The Dunkin Donuts Incident:  How real hatred is tolerated in America

The Dunkin Donuts Incident:  How real hatred is tolerated in America

By Ray Hanania

The level of hatred is so bad in America these days that even “looking” like a terrorist should give someone reason to fear. After Sept. 11, 2001, some 14 people who “looked” Middle Eastern were murdered by assailants angered by the terrorist attacks.  Some were Middle Eastern but most were not. Many of the suspects in the killings said they were angered because of their victim’s “ethnicity” and the terrorism, but no hate crimes charges were ever brought against any of the killers. “Backlash terrorism” is not considered a crime, but it should be. Including when the victims are TV food talkshow hosts accused of wearing “terrorist clothing.”The number of hate crime incidents against anyone who even looks Arab – Sikhs, Pakistanis, dark-skinned Italians, and Arabs – has continued since the terrorist attacks more than seven years ago.

It was all driven by fear, and hate-mongering. Anyone who looked like a terrorist or dressed like a terrorist had to be a terrorist.

At a music store I frequented, the clerk there was Italian and had long hair a beard and a mustache. Several days after Sept. 11, I asked where he was and a clean shaven man in a suit came up and said it was him. There had been so many vocal attacks from customers about how he looked, he said he had no choice but to change his lifestyle.

Mexican Americans in Chicago were forced to drape the Mexican Flag around their car front hoods so that people who stop accusing them as terrorists — better to be labeled an “illegal immigrant” than a “terrorist.”

So many of my Muslim American friends stopped going out for months, removed their hijabs (head coverings once called “babushkas” in the 1970s), or draped their heritage flags around their car hoods.

This week, the continued hate crime frenzy in this country took another victim, the popular television food channel host Rachel Ray.

Oh yea. You didn’t know that Rachel Ray is unAmerican? Unpatriotic? A supporter of terrorists?

According to Michelle Malkin, one of the leading purveyors of hate in America today, Rachel Ray is promoting hatred and support of terrorists.

The cute little Rachel Ray, an Emmy Award winning television talk show host, launched her now popular food talk show on Sept. 18, 2006 with guest Diane Sawyer. Ray’s guests have run the gamut including popular celebrities, newsmakers and American icons who joined her in fun, frolic and talk of food.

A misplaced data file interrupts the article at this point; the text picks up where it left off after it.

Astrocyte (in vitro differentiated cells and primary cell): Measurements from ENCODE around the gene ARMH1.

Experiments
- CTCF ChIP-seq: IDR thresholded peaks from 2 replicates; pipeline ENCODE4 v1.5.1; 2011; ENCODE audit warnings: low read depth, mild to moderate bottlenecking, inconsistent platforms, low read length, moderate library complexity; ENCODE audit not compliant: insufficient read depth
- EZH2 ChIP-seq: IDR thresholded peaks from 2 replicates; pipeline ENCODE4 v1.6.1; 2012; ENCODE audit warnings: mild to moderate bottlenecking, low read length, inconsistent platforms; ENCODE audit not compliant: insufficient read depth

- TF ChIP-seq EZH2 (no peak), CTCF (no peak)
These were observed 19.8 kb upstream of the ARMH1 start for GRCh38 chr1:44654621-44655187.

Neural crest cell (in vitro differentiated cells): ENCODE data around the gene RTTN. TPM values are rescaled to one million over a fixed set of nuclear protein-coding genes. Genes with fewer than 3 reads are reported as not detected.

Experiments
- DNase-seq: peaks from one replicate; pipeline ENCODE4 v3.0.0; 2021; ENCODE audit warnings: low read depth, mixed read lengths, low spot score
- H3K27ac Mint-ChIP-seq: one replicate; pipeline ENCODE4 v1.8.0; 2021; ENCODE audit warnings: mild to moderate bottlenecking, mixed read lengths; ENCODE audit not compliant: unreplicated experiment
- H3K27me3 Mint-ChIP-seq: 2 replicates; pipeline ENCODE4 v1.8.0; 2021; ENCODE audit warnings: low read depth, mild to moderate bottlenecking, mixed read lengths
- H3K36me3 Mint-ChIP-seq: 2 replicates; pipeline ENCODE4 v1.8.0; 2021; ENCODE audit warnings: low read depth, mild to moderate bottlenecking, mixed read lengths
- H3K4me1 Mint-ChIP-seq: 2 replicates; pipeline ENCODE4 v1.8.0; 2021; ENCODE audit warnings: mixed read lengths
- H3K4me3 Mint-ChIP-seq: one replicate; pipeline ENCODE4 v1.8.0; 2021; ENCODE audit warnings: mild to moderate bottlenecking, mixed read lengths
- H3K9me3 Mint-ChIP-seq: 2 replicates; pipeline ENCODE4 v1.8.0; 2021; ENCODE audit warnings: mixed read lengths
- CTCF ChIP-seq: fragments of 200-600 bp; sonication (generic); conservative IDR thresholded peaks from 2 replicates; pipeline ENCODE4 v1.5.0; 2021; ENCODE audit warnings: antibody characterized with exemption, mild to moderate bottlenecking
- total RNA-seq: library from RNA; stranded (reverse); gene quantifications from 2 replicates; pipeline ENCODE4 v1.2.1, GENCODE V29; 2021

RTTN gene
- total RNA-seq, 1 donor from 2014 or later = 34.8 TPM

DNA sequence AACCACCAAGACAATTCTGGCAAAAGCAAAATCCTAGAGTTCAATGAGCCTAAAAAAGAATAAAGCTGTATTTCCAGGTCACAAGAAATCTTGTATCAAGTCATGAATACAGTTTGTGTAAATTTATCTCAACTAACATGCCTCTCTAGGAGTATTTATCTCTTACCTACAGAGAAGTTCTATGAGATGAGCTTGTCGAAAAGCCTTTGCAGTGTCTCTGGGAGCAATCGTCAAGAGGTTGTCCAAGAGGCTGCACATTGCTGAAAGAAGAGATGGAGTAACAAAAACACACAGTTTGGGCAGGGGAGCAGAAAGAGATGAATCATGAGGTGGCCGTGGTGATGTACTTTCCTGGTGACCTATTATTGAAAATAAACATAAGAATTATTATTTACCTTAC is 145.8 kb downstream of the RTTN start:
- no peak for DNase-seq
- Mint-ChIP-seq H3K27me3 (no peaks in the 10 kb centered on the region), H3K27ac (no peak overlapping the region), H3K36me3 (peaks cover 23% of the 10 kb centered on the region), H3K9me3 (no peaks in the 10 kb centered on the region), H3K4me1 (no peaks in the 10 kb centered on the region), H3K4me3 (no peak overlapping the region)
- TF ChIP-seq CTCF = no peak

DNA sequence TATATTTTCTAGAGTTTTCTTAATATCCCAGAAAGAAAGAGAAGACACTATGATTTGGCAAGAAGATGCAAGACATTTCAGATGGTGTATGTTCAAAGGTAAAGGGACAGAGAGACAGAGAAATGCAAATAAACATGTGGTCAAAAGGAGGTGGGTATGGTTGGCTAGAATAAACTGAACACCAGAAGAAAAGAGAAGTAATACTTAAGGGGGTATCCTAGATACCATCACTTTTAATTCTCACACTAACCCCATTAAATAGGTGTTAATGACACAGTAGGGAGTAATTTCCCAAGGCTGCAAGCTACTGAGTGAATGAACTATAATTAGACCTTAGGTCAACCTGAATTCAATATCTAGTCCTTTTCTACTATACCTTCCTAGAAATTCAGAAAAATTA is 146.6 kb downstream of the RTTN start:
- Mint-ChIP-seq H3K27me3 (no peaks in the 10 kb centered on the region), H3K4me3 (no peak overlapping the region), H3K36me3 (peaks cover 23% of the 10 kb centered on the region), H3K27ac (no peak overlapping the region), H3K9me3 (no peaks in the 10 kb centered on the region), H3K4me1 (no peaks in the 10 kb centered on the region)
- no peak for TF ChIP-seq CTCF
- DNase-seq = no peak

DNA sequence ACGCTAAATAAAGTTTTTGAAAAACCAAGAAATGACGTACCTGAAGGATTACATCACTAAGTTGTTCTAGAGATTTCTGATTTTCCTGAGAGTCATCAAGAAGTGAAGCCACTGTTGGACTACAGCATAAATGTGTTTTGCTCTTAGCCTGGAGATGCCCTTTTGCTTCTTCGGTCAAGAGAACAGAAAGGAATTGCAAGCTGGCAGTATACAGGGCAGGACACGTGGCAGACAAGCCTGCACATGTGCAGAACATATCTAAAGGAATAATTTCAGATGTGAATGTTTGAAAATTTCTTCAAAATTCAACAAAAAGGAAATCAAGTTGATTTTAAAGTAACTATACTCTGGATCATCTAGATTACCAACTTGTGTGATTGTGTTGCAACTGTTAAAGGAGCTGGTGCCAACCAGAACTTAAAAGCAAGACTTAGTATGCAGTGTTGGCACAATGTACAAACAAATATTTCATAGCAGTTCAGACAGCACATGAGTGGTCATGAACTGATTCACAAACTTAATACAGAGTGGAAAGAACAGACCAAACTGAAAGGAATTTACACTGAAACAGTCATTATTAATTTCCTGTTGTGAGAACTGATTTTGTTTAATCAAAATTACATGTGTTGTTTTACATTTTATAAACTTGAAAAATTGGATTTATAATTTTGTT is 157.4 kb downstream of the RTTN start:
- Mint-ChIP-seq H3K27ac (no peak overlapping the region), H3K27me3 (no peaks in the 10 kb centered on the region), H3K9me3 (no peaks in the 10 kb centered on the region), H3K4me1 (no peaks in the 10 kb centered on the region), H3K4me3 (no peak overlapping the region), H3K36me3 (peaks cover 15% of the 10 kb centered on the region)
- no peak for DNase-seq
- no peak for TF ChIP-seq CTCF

But according to Malkin, considered one of the country’s most prolific purveyors of anti-Arab and anti-Muslim hatred, Ray might also be a “terrorist” sporting “a jihadi chic keffiyeh” in the Dunkin Donuts ad. Malkin was coy about targeting Ray and Dunkin Donuts, which she says “she likes.”

Yet, who knows? Maybe the DD could be a hangout for terrorists, according to Malkin’s logic. Why else do so many police officers hang out at them?

Dunkin Donuts hired Ray to help promote one of their iced-coffee drinks. They shot the commercial and Ray wore a black and white checkered scarf with a paisley floral design around her neck.

Immediately Malkin, a FOX New “commentator” declared that Ray’s choice of clothing “has come to symbolize murderous Palestinian jihad. Popularized by Yasser Arafat and a regular adornment of Muslim terrorists appearing in beheading and hostage-taking, the apparel has been mainstreamed by both ignorant — and not-so-ignorant — celebrities, and left-wing icons.”

Oh. Celebrities and leftwing icons, like the many Ray has brought on her show – Malkin was not invited, apparently.

Fearing a backlash in today’s post-Sept. 11 world of hatred and consequences, Dunkin Donuts pulled the advertisement, explaining meekly, “In a recent online ad, Rachael Ray is wearing a black-and-white silk scarf with a paisley design. It was selected by her stylist for the advertising shoot. . . . Absolutely no symbolism was intended. However, given the possibility of misperception, we are no longer using the commercial.”

The “possibility of misperception?”

How about downright, hate?

In today’s post-Sept. 11 terrorized and traumatized American world, we don’t tolerate the “symbols” of hatred.

But we do tolerate the hate.

(Ray Hanania is an award winning columnist, author and managing editor of the Arab American Writers Group syndicate, http://www.ArabWritersGroup.com )


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